Now that the US Congress has finally given President Obama his much longed for fast track trade promotion authority, negotiators can get back to the complex task of completing the Trans Pacific Partnership (TPP).
New Zealand can claim a share of TPP’s parentage. A founder member along with Singapore, Chile and Brunei of the original “P4” agreement, New Zealand was also at the forefront of even earlier efforts to link up the more liberal minded trading nations in the Asia Pacific region. In the mid to late 90s the United States was part of those emerging discussions. How long it has taken to get to where we are today!
As well as being eternal trade optimists, New Zealanders are also mindful of the need to integrate more closely in the Asia Pacific region. Our high-quality FTAs with China, ASEAN, Taiwan, Korea are the result of a well thought-through and well executed internationalization strategy. The United States and Japan are missing pieces. Our economy is small and distant from world markets. Trade – exports and imports – are our lifeblood – it’s what makes possible the successful, smart and developed economy that we enjoy. Yet we are an oddity amongst other developed economies because our largest export earners are natural resource based products – dairy, meat, horticulture, wood, seafood. So clearly the most important issue for us is ensuring that these products benefit from the comprehensive removal of trade barriers in TPP.
New Zealand’s economy is also changing – services, ICT, the creative sector, the ‘weightless economy’ – are all important and growing sectors. So we need also to ensure TPP promotes the market-based innovation and commercial expansion necessary to fuel these sectors’ continuing development. We know too that business models are changing so we share with others the need to optimize supply chains and to ensure we can participate effectively in regional value chains and networks.
When it comes to ratifying the completed agreement – and when we finally get to see the treaty text – we like others will be looking to ensure that our key interests are addressed and any risks minimized. We subscribe fully to the founding vision of TPP as an ‘ambitious, high-quality and comprehensive’ agreement. Not all sectors require the same treatment, but none should be left out. That means especially agriculture. We will want to pay careful attention to the detail of the rules. If there is provision for investor-state dispute settlement, we will want to see the detail of safeguards around the right to regulate, especially on environment and public health. If intellectual property provisions go beyond what is currently the international norm, we will want to see that innovation is not penalised. If there are requirements about medicines purchasing policies, we will want to see that these apply equally to all economies (including the United States) and that citizens continue to have affordable access to the medicines they need.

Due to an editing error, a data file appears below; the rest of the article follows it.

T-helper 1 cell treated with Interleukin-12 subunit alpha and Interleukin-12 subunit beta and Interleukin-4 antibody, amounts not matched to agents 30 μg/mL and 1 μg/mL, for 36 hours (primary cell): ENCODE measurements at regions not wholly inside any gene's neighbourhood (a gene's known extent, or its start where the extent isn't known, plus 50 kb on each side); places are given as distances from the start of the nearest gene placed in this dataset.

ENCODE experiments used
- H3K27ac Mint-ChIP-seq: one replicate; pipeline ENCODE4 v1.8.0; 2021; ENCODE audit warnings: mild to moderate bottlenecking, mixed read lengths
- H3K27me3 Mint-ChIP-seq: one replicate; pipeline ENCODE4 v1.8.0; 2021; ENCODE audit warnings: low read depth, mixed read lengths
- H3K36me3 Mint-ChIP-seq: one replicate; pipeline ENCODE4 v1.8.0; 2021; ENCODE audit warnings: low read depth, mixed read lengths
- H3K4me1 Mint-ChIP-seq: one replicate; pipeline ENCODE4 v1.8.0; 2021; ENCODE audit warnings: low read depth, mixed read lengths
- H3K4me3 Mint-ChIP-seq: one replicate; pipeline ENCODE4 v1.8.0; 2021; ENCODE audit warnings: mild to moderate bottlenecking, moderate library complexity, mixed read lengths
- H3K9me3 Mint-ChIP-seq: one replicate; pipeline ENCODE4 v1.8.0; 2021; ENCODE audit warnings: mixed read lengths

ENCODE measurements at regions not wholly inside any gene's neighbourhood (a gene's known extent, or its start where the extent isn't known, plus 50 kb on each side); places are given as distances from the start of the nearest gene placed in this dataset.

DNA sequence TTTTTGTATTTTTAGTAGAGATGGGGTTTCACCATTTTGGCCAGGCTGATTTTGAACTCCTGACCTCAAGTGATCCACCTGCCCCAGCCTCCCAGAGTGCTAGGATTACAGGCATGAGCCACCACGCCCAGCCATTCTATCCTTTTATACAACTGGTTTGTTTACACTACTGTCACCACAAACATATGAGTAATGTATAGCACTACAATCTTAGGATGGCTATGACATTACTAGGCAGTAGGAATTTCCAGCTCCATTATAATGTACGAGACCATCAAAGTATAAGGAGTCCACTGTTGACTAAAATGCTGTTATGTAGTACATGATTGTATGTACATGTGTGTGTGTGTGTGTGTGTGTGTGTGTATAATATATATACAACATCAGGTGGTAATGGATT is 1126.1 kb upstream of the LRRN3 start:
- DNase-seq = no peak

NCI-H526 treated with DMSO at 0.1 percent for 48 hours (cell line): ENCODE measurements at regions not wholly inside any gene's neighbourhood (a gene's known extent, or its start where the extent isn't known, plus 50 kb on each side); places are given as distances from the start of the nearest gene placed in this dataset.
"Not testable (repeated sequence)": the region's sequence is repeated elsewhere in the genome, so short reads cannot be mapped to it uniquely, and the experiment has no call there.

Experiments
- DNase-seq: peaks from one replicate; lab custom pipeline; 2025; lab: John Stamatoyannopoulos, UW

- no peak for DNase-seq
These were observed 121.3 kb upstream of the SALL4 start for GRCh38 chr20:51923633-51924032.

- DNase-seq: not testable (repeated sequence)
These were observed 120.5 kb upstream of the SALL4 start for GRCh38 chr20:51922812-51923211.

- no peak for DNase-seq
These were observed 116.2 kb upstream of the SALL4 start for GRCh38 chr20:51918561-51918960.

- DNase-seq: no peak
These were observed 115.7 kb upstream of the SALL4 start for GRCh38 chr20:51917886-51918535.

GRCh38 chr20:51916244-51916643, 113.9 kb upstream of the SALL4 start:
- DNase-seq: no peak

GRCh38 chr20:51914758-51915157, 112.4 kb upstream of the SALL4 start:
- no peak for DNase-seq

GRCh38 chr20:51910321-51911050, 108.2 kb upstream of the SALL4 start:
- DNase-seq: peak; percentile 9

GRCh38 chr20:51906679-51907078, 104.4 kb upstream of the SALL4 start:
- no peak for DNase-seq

New Zealand is already an open economy. We have high standards of regulation and a sound judicial system. We are not expecting the adjustment from TPP to pose significant challenges. We pursue agreements like TPP to provide the best possible environment for trade and investment and sound rules for the operation of markets which also reflect our country’s values and interests. If TPP can deliver on its founding vision, we hope to be a proud parent of a new economic instrument which will deliver value for citizens and businesses alike.
This post was prepared by Stephen Jacobi, Executive Director of the NZ International Business Forum and uses material prepared for the Asia Society Policy Institute (see http://asiasociety.org/policy-institute/reaching-trans-pacific-partnership-agreement-perspectives-asia